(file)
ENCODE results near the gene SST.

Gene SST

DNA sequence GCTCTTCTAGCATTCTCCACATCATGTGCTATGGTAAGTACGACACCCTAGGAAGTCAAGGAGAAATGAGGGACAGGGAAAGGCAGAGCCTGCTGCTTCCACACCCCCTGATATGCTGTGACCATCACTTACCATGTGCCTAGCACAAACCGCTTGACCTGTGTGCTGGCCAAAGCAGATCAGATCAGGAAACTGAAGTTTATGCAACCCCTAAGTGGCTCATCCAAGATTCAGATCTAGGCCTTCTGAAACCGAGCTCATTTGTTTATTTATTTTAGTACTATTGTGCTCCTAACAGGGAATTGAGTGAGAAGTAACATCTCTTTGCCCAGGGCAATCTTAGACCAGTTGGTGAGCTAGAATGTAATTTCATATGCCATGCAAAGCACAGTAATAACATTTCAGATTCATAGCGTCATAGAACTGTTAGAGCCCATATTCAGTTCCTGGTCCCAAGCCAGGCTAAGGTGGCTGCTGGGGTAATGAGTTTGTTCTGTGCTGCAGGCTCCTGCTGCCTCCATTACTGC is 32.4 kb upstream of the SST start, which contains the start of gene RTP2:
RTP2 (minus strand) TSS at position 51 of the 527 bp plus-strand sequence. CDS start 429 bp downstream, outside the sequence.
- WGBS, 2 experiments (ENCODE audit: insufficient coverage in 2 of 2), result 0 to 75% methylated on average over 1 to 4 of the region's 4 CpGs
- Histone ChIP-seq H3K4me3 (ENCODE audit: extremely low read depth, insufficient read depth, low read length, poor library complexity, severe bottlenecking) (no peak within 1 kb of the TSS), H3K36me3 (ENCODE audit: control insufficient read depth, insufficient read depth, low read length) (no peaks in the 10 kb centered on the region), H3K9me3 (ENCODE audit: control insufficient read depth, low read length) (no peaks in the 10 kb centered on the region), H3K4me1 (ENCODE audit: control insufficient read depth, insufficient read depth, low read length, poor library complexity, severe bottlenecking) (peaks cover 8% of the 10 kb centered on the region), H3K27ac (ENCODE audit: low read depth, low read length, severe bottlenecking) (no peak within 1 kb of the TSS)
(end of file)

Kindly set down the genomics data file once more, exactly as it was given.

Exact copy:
ENCODE results near the gene SST.

Gene SST

DNA sequence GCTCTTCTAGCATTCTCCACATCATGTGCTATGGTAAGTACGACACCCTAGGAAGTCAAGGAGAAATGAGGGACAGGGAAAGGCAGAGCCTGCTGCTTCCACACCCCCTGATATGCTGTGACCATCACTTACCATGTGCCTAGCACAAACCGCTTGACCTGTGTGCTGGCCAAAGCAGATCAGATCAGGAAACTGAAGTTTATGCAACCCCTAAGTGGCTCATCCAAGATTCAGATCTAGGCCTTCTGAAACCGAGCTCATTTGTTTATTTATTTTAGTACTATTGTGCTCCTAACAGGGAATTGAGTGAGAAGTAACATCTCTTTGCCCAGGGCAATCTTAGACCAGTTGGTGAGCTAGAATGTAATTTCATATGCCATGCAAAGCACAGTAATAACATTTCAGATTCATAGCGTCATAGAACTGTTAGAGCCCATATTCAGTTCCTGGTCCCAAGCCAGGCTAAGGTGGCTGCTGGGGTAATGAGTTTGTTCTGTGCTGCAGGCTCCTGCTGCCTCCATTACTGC is 32.4 kb upstream of the SST start, which contains the start of gene RTP2:
RTP2 (minus strand) TSS at position 51 of the 527 bp plus-strand sequence. CDS start 429 bp downstream, outside the sequence.
- WGBS, 2 experiments (ENCODE audit: insufficient coverage in 2 of 2), result 0 to 75% methylated on average over 1 to 4 of the region's 4 CpGs
- Histone ChIP-seq H3K4me3 (ENCODE audit: extremely low read depth, insufficient read depth, low read length, poor library complexity, severe bottlenecking) (no peak within 1 kb of the TSS), H3K36me3 (ENCODE audit: control insufficient read depth, insufficient read depth, low read length) (no peaks in the 10 kb centered on the region), H3K9me3 (ENCODE audit: control insufficient read depth, low read length) (no peaks in the 10 kb centered on the region), H3K4me1 (ENCODE audit: control insufficient read depth, insufficient read depth, low read length, poor library complexity, severe bottlenecking) (peaks cover 8% of the 10 kb centered on the region), H3K27ac (ENCODE audit: low read depth, low read length, severe bottlenecking) (no peak within 1 kb of the TSS)